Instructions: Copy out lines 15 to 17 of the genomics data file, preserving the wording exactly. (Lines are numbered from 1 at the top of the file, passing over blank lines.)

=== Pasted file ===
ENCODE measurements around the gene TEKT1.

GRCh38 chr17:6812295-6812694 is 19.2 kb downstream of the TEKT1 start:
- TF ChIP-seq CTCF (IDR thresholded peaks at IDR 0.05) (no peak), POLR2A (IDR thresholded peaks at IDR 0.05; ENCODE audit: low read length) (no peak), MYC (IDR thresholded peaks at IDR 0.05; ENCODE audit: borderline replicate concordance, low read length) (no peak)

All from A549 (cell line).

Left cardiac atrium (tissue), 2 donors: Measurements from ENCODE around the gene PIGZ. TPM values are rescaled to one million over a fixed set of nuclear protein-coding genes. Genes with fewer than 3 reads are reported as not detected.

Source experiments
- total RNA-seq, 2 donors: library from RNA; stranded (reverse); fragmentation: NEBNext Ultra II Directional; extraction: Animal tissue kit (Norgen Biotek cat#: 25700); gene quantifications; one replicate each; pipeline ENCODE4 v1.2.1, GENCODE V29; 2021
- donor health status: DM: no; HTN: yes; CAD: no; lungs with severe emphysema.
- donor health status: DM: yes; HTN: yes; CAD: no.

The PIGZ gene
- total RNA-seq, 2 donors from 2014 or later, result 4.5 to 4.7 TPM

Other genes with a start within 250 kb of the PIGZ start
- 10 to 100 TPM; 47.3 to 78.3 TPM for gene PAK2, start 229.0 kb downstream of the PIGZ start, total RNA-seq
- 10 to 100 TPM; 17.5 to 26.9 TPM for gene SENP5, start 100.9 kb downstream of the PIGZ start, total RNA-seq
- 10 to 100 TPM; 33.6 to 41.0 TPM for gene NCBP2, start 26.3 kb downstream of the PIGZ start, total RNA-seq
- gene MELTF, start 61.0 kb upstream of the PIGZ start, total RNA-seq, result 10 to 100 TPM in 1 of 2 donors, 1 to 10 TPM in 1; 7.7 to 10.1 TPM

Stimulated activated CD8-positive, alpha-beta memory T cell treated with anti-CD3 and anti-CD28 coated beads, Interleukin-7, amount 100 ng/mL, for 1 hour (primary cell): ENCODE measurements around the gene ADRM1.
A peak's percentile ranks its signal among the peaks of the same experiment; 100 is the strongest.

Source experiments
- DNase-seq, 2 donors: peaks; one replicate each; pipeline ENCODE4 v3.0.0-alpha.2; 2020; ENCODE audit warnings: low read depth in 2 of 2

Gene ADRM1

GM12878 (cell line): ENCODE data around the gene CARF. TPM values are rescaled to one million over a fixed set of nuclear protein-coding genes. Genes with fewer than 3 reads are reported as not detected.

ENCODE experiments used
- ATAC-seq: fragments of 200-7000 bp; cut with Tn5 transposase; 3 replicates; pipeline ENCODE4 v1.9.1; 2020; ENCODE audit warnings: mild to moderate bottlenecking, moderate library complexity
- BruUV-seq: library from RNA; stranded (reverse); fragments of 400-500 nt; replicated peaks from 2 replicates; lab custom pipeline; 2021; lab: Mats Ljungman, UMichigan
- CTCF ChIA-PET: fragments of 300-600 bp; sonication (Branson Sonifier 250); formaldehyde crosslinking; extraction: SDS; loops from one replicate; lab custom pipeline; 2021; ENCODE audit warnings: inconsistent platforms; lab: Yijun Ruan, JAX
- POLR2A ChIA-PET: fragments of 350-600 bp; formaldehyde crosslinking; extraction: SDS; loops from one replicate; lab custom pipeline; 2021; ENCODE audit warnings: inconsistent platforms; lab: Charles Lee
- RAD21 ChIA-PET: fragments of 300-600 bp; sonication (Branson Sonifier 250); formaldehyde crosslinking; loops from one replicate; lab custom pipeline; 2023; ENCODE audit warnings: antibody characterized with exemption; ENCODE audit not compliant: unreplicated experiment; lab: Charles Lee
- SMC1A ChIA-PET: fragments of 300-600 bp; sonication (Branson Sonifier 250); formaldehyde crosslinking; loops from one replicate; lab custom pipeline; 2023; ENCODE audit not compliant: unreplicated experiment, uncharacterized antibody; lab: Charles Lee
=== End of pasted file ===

- 10 to 100 TPM; 33.6 to 41.0 TPM for gene NCBP2, start 26.3 kb downstream of the PIGZ start, total RNA-seq
- gene MELTF, start 61.0 kb upstream of the PIGZ start, total RNA-seq, result 10 to 100 TPM in 1 of 2 donors, 1 to 10 TPM in 1; 7.7 to 10.1 TPM

Stimulated activated CD8-positive, alpha-beta memory T cell treated with anti-CD3 and anti-CD28 coated beads, Interleukin-7, amount 100 ng/mL, for 1 hour (primary cell): ENCODE measurements around the gene ADRM1.